Innovation, like that needed to make progress on improving student success outcomes and closing equity gaps, requires a high tolerance for risk. Meeting the academic and support needs of a diverse cohort of students will require institutions to redesign their historic approaches, many of which were developed for a different population of students.
That type of disruptive innovation, which involves imagining new solutions to new problems that you do not completely understand or existing problems that have remained stubbornly difficult to solve, requires new models and ways of thinking. Institutions will need to experiment and some of those experiments will fail.
A board committed to continuous learning encourages their leadership teams to experiment and take risks and at creating an environment in which those experiments—both successes and failures—can be examined in a way that supports ongoing continuous improvement.
2. Create opportunities to hear from a diversity of student and faculty voices.
As I discussed in an article in the most recent issue of Trusteeship magazine (September/October), “Today’s College Students: What Boards Need to Know,” there is no longer a single profile of today’s college student. Our students come from diverse backgrounds and experiences, have complex academic and support needs, and are pursuing a college credential for myriad personal and professional goals.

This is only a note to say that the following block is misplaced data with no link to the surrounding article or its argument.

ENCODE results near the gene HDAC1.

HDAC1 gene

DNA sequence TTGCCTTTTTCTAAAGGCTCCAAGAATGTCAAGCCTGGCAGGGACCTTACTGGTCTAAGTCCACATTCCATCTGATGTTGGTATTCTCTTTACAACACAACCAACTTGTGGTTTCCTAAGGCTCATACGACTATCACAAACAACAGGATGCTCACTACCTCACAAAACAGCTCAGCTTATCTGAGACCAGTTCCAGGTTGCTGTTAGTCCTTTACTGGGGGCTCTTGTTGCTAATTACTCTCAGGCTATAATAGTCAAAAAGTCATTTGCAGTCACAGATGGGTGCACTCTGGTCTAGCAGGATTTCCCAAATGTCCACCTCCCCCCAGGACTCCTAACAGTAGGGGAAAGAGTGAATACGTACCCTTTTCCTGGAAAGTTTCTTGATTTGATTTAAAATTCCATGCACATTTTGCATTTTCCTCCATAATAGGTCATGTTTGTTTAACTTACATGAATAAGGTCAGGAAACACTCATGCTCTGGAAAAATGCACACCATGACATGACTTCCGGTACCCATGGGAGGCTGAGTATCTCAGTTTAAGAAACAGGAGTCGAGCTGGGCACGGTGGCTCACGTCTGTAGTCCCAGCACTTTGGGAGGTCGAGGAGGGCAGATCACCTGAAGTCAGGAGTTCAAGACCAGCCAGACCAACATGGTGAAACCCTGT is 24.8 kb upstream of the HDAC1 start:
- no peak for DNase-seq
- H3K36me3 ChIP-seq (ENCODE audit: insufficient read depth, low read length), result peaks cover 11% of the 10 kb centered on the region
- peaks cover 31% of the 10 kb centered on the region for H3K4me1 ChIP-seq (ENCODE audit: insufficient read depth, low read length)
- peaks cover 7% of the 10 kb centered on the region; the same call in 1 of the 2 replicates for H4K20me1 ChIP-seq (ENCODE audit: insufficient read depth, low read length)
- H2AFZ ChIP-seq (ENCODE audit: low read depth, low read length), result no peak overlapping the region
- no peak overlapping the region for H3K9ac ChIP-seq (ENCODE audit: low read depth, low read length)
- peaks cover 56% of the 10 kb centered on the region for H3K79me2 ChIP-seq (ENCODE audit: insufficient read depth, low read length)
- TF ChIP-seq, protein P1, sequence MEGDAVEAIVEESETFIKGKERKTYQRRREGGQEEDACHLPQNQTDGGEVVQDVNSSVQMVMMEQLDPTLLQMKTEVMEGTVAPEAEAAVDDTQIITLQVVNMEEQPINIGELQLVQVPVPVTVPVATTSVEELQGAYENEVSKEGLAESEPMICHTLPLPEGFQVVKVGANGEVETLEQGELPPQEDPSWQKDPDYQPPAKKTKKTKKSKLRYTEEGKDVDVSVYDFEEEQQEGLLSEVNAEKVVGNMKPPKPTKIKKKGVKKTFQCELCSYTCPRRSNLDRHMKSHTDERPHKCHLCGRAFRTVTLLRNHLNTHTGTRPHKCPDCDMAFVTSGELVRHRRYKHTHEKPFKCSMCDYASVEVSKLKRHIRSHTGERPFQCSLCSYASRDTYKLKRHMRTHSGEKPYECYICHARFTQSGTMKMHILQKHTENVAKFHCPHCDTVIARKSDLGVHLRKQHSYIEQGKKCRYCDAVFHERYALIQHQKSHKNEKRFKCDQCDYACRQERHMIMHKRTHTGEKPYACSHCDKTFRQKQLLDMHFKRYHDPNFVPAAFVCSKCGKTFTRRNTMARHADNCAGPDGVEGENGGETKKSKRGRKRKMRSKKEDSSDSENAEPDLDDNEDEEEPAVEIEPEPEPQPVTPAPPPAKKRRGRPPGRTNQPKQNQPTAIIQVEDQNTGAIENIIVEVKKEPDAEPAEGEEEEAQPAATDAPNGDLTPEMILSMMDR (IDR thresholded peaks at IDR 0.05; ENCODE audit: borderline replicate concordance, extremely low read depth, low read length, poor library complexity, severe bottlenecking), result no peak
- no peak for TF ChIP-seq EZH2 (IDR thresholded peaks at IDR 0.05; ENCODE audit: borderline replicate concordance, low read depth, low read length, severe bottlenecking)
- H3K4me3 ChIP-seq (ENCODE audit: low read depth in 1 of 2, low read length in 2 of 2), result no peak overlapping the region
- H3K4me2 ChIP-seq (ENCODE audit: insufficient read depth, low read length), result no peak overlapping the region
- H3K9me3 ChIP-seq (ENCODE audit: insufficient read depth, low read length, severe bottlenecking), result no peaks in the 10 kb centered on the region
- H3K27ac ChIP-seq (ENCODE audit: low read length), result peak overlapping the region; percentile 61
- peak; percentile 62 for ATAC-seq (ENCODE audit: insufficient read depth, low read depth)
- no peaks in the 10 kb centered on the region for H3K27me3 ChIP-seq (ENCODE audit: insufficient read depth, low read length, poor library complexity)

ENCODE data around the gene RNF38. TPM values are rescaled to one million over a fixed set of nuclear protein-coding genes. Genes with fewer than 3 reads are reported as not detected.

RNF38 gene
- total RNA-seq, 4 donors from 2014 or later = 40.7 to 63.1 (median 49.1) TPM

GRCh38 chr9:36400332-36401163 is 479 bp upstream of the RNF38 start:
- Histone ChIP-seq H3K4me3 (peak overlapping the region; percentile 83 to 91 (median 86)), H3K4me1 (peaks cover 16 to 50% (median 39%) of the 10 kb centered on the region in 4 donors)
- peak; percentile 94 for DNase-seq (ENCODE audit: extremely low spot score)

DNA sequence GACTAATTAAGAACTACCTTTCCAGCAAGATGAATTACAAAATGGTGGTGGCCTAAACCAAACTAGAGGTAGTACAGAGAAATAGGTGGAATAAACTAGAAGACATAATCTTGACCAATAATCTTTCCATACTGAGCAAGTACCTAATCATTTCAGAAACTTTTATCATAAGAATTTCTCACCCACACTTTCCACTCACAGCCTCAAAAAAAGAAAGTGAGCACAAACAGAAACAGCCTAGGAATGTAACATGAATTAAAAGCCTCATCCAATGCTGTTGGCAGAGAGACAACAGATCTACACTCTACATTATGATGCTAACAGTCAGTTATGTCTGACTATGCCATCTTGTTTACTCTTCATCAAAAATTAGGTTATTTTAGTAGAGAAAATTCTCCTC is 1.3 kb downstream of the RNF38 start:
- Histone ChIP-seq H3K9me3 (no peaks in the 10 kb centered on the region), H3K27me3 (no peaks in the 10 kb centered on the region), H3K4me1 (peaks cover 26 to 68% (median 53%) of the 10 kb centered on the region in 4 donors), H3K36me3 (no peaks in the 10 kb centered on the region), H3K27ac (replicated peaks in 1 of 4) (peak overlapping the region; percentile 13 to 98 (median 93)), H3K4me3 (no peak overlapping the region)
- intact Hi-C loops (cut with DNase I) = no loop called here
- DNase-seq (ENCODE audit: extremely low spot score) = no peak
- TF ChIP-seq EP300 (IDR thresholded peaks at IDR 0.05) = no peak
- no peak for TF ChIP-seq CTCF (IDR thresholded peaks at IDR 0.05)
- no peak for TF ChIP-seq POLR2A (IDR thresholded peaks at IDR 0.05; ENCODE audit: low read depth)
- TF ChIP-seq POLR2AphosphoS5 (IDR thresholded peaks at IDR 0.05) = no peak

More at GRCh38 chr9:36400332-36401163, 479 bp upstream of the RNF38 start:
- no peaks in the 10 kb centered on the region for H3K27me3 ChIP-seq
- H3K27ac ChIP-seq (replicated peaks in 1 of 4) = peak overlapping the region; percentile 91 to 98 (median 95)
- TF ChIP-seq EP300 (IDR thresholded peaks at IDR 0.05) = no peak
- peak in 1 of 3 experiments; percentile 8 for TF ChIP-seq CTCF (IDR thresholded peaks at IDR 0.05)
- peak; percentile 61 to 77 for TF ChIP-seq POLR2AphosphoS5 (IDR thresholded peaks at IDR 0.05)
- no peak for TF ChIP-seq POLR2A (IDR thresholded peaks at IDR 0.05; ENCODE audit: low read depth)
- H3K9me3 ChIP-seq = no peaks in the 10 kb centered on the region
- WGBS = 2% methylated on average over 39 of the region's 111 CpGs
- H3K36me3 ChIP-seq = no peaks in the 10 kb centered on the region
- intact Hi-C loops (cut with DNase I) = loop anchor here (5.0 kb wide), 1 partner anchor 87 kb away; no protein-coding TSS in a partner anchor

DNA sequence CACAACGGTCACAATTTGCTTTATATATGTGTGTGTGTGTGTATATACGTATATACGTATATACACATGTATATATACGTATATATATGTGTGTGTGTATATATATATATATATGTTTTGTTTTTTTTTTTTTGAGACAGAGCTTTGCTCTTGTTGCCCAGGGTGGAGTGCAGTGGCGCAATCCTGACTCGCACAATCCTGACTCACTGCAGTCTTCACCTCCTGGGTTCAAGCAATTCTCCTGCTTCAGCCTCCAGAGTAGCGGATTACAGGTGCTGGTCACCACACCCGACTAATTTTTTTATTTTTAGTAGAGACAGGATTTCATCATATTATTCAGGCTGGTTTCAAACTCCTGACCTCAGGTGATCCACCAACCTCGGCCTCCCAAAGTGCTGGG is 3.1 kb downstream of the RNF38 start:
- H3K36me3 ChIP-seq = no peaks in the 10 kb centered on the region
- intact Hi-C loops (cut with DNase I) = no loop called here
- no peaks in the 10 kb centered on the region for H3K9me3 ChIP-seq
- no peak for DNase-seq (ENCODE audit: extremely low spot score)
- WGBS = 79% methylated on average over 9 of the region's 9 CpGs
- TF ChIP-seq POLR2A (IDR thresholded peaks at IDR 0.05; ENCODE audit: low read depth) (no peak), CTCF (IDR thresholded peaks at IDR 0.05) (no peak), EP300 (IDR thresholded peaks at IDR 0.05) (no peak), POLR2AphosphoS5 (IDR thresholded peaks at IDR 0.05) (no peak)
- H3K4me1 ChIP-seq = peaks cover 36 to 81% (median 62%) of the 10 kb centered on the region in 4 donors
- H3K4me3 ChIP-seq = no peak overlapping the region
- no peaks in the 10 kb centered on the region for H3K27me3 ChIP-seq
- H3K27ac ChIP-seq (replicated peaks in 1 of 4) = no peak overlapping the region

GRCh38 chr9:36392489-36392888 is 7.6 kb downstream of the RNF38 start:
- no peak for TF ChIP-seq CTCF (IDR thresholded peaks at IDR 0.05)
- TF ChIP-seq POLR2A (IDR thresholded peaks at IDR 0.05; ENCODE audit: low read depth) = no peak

As board’s are considering policies and actions that will impact their student population, how is this diversity being understood and considered. Who are the students and faculty who are invited to share their perspectives with the board? Do their perspectives and experiences reflect the complex profile of the students your institution serves? Boards need to actively seek input from a diverse array of student and faculty perspectives to fully understand the impact of policy decisions on different student populations and recognize that policies can have a different and sometimes negative impact on underrepresented student groups.
A board committed to continuous learning looks for opportunities to expose the group to new and conflicting data that reveal gaps in understanding in order to improve decisionmaking.
3. Cultivate an environment in which difficult conversations are welcome.
Policies and practices are often grounded in an institution’s historic mission and student population and evolve over time in a process of incremental change. Making tangible progress on improving student success outcomes across all student segments may mean that gradual adjustments will no longer suffice.